Sunday, 15 March 2015


Following the disastrous worldwide conflict of the Splinter War in the 48th and 49th century, shapeshifting was outlawed by any country that considered itself civilized. It was agreed that shapeshifting changed one's heart; how should one be unaffected by turning into beasts or monsters?
About three centuries ago, however, evidence was unearthed that indeed the mind remains untouched by the change. Of course, even if news travel fast, not everyone today knows or accepts this. It might take shapeshifters centuries to regain acceptance.
"Naturally, the shapeshifters fulfilled a role in society that, when left empty, created a hole that we only now slowly begin to understand."
— Vatarna, mage, in a lecture
Shapeshifters are spell users, whisperers, or were born with the ability. Whisperers can only change slightly. Spells are powerful, but don't last very long. Born shifters, depending on skill, can change their appearance or physiology indefinitely, and turn into creatures or even things. These are still feared today even by openminded experts.
Although it's hereditary, few shapeshifters are born. It's more likely to have shifter children when the parents shifted much, but most shapeshifting is done with spells. Much spellcasting in turn means the children are likely to be speakers, and speakers are never shapeshifters.
"The elves were the first to jump at the chance of changing their outsides. I suppose it was to be expected - if regular twins want to be different, how must it be to look like everyone in town?"
— Blinai Namtoneh, historian

Artists' notes
I had created a huge war with shapeshifters early on. The logical conclusion was that shapeshifters would fall victim to genocide; prejudice and paranoia would bring anyone to the gallows who was suspected to have the gift. I then found that I robbed myself of a charming magical feature of fantasy worlds and thought hard how to get it back. I finally decided that the relentless effort and insatiable curiosity of the mages could rediscover the truth, and here we are.


  1. It's kind of sad if you think about it. If shape-shifters exist, and their skills enable them to impersonate others, then everyone else will naturally end up being paranoid. It's hard to be certain that you're really talking to the person you think you're talking to, and not an impostor. If you have an off day and act a little unlike your normal self, it would be easy for someone to conclude that you've been replaced with a doppelganger.

    Genocide is never a morally acceptable solution, but with the kind of paranoia shape-shifters cause, I guess I can understand why folks would get desparate enough to try it.

    It must be hard to live as a shape-shifter. Not only does nobody trust you, but they blame you for their feeling like they can't trust each other. Even if not for the genocide, you'd still be an outcast.

    1. Exactly the problem of shapshifters today. While the Powers That Be are starting to see reason not to harm folks anymore, it will take longer until everyone else is on board with that. Of course I don't agree with genocide in any way, it just seemed "logical".
      The biggest point made by shapshifter researchers is that in a community of seven species, of which only three and a half can intermarry, but love does as love does, the social structures will be deformed.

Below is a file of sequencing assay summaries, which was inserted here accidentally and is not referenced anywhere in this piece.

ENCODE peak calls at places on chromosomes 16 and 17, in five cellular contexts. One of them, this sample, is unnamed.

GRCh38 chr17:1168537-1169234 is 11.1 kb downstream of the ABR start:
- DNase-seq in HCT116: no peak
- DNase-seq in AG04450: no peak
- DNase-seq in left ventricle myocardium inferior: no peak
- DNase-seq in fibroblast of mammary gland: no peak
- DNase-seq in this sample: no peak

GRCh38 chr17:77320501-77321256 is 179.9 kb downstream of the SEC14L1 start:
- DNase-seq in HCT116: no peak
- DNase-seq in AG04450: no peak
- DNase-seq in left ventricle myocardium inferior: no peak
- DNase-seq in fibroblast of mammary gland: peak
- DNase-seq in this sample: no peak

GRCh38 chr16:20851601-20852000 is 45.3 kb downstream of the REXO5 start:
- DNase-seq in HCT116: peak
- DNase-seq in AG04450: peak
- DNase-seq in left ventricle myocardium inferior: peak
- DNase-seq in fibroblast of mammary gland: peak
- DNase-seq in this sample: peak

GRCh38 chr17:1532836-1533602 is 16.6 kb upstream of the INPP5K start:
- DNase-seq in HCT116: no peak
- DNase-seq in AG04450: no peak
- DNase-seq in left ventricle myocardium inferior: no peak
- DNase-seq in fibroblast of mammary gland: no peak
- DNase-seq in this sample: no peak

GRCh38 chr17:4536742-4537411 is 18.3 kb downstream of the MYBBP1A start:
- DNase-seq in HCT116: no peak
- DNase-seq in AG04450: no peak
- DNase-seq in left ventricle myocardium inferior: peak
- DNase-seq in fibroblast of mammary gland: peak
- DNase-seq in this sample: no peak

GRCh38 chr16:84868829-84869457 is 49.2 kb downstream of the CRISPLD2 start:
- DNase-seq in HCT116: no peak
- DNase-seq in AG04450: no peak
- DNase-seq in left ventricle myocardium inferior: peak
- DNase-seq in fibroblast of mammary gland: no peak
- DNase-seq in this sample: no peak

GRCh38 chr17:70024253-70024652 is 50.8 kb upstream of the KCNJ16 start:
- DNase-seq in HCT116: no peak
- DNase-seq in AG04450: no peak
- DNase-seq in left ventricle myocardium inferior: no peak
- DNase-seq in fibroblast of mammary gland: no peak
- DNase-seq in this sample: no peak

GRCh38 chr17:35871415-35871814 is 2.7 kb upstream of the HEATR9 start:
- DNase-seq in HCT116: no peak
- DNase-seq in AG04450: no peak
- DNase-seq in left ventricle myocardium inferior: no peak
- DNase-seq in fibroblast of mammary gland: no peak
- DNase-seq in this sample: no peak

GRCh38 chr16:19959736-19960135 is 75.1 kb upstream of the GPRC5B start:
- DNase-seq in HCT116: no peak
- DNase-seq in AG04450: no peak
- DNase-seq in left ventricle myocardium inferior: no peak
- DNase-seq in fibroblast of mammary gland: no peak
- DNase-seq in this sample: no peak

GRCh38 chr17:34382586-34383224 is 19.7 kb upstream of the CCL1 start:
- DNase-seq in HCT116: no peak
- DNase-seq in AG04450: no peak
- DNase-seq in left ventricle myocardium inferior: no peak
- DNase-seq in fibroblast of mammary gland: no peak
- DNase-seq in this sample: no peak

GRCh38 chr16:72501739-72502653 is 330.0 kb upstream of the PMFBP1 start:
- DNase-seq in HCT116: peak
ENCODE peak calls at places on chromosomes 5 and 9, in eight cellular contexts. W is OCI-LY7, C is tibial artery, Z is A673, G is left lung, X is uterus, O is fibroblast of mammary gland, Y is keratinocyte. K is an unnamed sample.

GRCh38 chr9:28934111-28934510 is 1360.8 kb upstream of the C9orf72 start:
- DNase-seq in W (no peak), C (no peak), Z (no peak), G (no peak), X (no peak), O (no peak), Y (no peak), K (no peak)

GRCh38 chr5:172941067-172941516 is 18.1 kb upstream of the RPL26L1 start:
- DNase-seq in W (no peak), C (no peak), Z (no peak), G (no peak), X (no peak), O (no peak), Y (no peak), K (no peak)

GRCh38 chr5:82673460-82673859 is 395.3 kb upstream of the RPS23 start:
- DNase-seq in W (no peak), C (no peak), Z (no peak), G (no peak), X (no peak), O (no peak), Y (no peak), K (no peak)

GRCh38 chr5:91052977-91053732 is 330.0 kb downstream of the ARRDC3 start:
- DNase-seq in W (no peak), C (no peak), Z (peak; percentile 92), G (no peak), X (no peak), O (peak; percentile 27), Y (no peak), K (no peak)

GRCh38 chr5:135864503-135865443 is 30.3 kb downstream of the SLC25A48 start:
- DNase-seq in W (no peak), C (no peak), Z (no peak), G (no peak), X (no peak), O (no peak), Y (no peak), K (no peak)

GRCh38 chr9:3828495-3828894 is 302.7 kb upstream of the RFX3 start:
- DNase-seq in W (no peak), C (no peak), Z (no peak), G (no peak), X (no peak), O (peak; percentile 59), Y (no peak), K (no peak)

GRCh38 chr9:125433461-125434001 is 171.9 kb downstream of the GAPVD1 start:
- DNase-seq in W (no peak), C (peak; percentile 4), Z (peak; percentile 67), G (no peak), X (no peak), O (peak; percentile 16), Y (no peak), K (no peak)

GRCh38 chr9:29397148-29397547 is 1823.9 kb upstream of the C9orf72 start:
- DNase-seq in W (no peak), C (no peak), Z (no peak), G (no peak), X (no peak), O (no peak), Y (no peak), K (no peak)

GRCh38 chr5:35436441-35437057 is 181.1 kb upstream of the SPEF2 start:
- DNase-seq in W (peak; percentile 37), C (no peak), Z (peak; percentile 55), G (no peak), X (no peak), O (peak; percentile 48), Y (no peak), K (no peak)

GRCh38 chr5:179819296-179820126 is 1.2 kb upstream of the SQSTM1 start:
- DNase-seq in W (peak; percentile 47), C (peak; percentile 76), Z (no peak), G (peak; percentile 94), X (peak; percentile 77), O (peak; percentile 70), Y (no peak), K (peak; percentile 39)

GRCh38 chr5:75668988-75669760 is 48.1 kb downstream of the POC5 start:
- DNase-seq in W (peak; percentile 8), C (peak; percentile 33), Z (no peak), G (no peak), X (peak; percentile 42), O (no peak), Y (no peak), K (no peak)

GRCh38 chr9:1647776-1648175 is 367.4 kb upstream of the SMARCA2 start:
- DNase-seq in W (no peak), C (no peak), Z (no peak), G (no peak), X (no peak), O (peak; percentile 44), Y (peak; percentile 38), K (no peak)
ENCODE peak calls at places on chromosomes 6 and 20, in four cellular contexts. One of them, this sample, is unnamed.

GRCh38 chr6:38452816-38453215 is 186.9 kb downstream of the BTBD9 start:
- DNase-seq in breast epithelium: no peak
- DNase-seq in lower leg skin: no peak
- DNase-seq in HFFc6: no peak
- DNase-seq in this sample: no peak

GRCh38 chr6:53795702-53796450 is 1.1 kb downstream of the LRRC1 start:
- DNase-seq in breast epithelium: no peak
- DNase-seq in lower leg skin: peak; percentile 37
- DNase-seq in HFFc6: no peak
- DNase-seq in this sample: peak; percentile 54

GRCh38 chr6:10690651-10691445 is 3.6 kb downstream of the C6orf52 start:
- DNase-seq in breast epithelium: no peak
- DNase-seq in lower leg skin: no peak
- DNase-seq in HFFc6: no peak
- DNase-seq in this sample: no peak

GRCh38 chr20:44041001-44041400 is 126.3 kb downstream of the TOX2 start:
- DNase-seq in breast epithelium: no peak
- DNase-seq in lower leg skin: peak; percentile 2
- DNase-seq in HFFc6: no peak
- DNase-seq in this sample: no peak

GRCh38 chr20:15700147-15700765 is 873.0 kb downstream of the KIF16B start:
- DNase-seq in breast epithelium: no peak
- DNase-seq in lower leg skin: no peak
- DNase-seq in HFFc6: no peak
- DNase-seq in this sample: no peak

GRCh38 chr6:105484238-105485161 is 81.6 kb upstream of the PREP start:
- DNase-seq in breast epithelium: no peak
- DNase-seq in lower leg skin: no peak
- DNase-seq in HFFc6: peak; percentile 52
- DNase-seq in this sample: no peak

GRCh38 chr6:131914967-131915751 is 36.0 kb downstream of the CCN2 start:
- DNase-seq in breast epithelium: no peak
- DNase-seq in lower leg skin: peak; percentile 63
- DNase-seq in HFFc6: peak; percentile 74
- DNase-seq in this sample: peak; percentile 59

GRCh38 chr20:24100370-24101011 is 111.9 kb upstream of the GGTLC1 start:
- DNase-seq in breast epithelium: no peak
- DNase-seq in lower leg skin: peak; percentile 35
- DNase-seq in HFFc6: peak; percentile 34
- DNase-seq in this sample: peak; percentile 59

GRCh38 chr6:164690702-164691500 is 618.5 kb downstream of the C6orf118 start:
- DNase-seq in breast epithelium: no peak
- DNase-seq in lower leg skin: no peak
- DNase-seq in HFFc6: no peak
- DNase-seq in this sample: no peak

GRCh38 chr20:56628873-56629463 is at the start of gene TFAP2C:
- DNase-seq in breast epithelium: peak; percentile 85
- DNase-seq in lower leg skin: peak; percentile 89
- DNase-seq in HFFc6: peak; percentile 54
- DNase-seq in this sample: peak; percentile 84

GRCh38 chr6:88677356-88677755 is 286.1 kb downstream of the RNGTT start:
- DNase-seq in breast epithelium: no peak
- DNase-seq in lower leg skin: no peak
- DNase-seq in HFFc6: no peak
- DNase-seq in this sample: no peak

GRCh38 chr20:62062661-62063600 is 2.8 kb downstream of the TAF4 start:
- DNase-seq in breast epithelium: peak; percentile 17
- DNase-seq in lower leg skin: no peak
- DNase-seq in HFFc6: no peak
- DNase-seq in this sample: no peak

Speakers have not re-discovered all spells, and a lot of natural shifters are ignorant for lack of teachers - the animal lords Giva and Chiboyé came forward to address that (article in the works).

      Earth lore has a rich history of shapeshifters, Odin and Loki, the animal spirits of North America, the Persian magicians, and so forth. One of my favourite fairytales has a shapeshifting duel, one turning into the hook that catches the fish and so on, it's great.

    2. Hmm... I thought I posted another comment here, but I guess it got lost.

      I always thought that if I could pick one super-power, it would have to be shape-shifting. It's basically a way of cheating the question: If I needed any other ability, I could turn into something that has it. Of course, that makes shape-shifters even more powerful, and therefore more frightening to everyone else.

      It would be interesting to see what a society would look like after figuring out a way to live in harmony with shape-shifters. How could they be integrated into society without letting their abilities give them too much power over everyone else? I guess that's one of the questions your researchers are working on.

      By the way, that fairy tale doesn't sound familiar to me. Do you remember what it's called?

    3. Unfortunately, Blogger seems to be quite glitchy with comments. It only works for me with Firefox, but not Opera.

      And sadly, I don't remember the name of the fairytale. I had a compendium as a child in which it appeared; a young man studies magic to marry, because his love's father demands "ladjeb" as dowry, which turns out to be a shapeshifter duel. Many elements are known from other fairytales, like the boy turning into a mule and asking his father to sell him on the market, but keep the reigns as to return him to his original form.

      As for kitaian shapeshifters, it will indeed be very interesting to see how people will react to them. One could take it as a ray of hope that speakers are normal folks too, and they can turn into raging lunatics toward the opposite tradition at any moment; and spirit collectors are walking death traps (pun intended ;)) but still revered. I'm sure the mixed-species couples now able to have their own children are grateful for shapeshifting spells.